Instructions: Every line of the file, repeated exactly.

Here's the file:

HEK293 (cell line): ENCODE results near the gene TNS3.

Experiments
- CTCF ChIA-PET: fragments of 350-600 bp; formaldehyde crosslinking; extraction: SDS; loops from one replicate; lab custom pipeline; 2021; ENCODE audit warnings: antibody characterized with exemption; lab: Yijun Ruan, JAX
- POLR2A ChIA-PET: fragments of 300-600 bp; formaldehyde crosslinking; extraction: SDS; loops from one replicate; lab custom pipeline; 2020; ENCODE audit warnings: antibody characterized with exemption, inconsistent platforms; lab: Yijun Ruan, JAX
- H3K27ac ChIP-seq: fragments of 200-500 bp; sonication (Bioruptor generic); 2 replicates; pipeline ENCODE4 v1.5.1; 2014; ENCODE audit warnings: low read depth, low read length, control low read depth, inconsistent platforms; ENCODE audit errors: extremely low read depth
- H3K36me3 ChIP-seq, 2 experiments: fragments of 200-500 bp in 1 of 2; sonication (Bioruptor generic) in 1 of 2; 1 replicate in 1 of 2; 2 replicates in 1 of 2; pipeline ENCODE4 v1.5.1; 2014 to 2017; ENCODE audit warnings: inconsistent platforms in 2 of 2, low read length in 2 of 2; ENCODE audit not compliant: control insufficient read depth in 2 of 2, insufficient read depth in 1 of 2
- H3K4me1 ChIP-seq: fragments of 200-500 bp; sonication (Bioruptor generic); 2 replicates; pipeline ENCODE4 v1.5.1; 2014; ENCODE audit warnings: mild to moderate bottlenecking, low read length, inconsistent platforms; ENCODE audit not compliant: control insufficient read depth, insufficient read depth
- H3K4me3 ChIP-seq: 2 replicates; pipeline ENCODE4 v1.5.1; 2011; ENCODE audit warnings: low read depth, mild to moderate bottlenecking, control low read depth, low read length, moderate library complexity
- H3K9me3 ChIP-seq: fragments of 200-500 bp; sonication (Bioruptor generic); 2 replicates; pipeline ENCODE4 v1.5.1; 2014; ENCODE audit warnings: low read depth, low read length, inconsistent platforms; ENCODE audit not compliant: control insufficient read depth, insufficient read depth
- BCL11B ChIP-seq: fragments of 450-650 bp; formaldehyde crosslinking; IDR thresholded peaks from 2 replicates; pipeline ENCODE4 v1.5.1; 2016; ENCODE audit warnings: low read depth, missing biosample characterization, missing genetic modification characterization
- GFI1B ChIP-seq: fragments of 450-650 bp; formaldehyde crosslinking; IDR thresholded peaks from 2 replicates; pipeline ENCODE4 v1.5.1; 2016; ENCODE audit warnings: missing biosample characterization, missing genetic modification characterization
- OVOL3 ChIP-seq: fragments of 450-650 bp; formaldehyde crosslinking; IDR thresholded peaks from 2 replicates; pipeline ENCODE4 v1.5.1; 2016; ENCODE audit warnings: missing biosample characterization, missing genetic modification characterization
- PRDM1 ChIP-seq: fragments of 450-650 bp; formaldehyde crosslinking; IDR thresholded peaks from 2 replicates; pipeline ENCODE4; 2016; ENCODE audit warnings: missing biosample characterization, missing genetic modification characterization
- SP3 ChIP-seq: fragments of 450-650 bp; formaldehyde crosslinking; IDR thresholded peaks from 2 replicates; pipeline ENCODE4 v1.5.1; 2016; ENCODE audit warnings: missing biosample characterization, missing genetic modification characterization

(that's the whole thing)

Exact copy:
HEK293 (cell line): ENCODE results near the gene TNS3.

Experiments
- CTCF ChIA-PET: fragments of 350-600 bp; formaldehyde crosslinking; extraction: SDS; loops from one replicate; lab custom pipeline; 2021; ENCODE audit warnings: antibody characterized with exemption; lab: Yijun Ruan, JAX
- POLR2A ChIA-PET: fragments of 300-600 bp; formaldehyde crosslinking; extraction: SDS; loops from one replicate; lab custom pipeline; 2020; ENCODE audit warnings: antibody characterized with exemption, inconsistent platforms; lab: Yijun Ruan, JAX
- H3K27ac ChIP-seq: fragments of 200-500 bp; sonication (Bioruptor generic); 2 replicates; pipeline ENCODE4 v1.5.1; 2014; ENCODE audit warnings: low read depth, low read length, control low read depth, inconsistent platforms; ENCODE audit errors: extremely low read depth
- H3K36me3 ChIP-seq, 2 experiments: fragments of 200-500 bp in 1 of 2; sonication (Bioruptor generic) in 1 of 2; 1 replicate in 1 of 2; 2 replicates in 1 of 2; pipeline ENCODE4 v1.5.1; 2014 to 2017; ENCODE audit warnings: inconsistent platforms in 2 of 2, low read length in 2 of 2; ENCODE audit not compliant: control insufficient read depth in 2 of 2, insufficient read depth in 1 of 2
- H3K4me1 ChIP-seq: fragments of 200-500 bp; sonication (Bioruptor generic); 2 replicates; pipeline ENCODE4 v1.5.1; 2014; ENCODE audit warnings: mild to moderate bottlenecking, low read length, inconsistent platforms; ENCODE audit not compliant: control insufficient read depth, insufficient read depth
- H3K4me3 ChIP-seq: 2 replicates; pipeline ENCODE4 v1.5.1; 2011; ENCODE audit warnings: low read depth, mild to moderate bottlenecking, control low read depth, low read length, moderate library complexity
- H3K9me3 ChIP-seq: fragments of 200-500 bp; sonication (Bioruptor generic); 2 replicates; pipeline ENCODE4 v1.5.1; 2014; ENCODE audit warnings: low read depth, low read length, inconsistent platforms; ENCODE audit not compliant: control insufficient read depth, insufficient read depth
- BCL11B ChIP-seq: fragments of 450-650 bp; formaldehyde crosslinking; IDR thresholded peaks from 2 replicates; pipeline ENCODE4 v1.5.1; 2016; ENCODE audit warnings: low read depth, missing biosample characterization, missing genetic modification characterization
- GFI1B ChIP-seq: fragments of 450-650 bp; formaldehyde crosslinking; IDR thresholded peaks from 2 replicates; pipeline ENCODE4 v1.5.1; 2016; ENCODE audit warnings: missing biosample characterization, missing genetic modification characterization
- OVOL3 ChIP-seq: fragments of 450-650 bp; formaldehyde crosslinking; IDR thresholded peaks from 2 replicates; pipeline ENCODE4 v1.5.1; 2016; ENCODE audit warnings: missing biosample characterization, missing genetic modification characterization
- PRDM1 ChIP-seq: fragments of 450-650 bp; formaldehyde crosslinking; IDR thresholded peaks from 2 replicates; pipeline ENCODE4; 2016; ENCODE audit warnings: missing biosample characterization, missing genetic modification characterization
- SP3 ChIP-seq: fragments of 450-650 bp; formaldehyde crosslinking; IDR thresholded peaks from 2 replicates; pipeline ENCODE4 v1.5.1; 2016; ENCODE audit warnings: missing biosample characterization, missing genetic modification characterization